Butter Biscuits on the Bold Coast

Western Head Preserve, Cutler, Maine 
August 26, 2009
Maine Coast Heritage Trust, thank you.

I took a snack from my backpack. Butter biscuits, whichever brand, Le Petit Beurre or Leibniz, was on sale when we went shopping for the trip. 

All around were gulls, wind and sea sculpted firs, the reds and greens of northerly coastal plants readying for winter though it was summer's end, ravens calling from a hidden perch, the craggy, black rocks of the Bold Coast, and the smell of the water and my butter biscuits. 

How disturbing. How disturbing and artificial the scent. I can eat butter biscuits, whichever brand is on sale, because I can't tell the difference, one after the next. One has tried to distinguish itself by more deeply browning the edges of their biscuits. Nothing excites the primal appetite more than slightly burnt sugar and bread-foods. At least in the supermarket.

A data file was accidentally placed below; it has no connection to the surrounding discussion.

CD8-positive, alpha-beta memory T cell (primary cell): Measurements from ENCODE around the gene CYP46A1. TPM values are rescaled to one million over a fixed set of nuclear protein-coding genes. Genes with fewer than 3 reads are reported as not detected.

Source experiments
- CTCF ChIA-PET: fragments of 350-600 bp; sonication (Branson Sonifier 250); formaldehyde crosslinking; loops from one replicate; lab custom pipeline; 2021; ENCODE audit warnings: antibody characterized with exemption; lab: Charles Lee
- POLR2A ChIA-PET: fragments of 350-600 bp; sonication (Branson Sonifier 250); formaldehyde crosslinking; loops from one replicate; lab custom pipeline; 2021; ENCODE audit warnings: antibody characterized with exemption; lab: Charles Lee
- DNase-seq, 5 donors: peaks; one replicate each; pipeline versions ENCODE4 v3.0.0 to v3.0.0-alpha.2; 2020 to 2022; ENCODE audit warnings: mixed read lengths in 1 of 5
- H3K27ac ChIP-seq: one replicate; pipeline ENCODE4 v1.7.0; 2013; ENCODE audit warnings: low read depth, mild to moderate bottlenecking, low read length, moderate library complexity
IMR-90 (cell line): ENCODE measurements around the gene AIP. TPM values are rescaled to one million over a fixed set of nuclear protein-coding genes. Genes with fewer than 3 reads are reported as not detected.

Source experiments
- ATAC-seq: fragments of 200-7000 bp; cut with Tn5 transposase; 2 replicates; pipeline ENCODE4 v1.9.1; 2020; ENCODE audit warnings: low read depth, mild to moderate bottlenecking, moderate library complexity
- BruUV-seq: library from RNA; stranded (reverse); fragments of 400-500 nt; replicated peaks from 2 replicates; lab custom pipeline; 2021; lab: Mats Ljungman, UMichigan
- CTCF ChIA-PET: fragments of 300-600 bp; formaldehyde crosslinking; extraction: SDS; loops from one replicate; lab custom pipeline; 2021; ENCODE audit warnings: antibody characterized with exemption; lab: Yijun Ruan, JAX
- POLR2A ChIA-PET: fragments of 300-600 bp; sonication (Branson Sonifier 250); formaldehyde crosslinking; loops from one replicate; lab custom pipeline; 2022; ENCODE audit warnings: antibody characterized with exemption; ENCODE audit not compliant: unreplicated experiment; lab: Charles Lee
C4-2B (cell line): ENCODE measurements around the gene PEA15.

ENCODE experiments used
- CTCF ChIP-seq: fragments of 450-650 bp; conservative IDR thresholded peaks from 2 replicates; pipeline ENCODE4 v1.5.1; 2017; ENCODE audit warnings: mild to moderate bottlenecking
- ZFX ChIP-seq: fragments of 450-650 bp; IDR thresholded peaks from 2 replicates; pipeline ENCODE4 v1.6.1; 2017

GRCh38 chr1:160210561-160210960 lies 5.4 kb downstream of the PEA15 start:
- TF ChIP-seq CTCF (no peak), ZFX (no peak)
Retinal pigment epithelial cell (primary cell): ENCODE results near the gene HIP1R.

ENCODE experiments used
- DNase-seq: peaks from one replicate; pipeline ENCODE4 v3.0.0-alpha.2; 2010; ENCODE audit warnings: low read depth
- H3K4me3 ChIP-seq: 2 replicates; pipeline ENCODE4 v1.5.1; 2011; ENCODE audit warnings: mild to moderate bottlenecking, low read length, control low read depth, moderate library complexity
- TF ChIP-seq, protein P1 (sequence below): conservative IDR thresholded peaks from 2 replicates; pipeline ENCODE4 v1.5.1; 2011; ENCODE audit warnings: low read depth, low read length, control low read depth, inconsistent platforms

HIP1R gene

Maine, possibly Randall Point, but my notes were poor
August, 26, 2009

Here I am on the coast. I could be eating fish over a fire with cranberries and huckleberries. I could be eating shellfish, but the signs have warned me away. I could be eating the foods around me, but I am eating butter biscuits made in Europe purchased in Princeton, New Jersey. Who knows where the package was printed. I could eat butter biscuits in January, February, March, April, May, June, July, August, September, October, November, or December. I could eat cranberries now.

 Western Head Preserve

The diminutive plants of Western Head
Scale-like leaves protect the plant from desiccation and harsh conditions, but then again the plants are adapted to the harsh conditions, so perhaps they prefer the conditions.

I'll pass and have another biscuit instead. The sign warns of fragile vegetation, rare plants. I wonder if these species ranged down to Freeport, Maine, near the L.L. Bean store. I'll have another butter biscuit and check my field guides.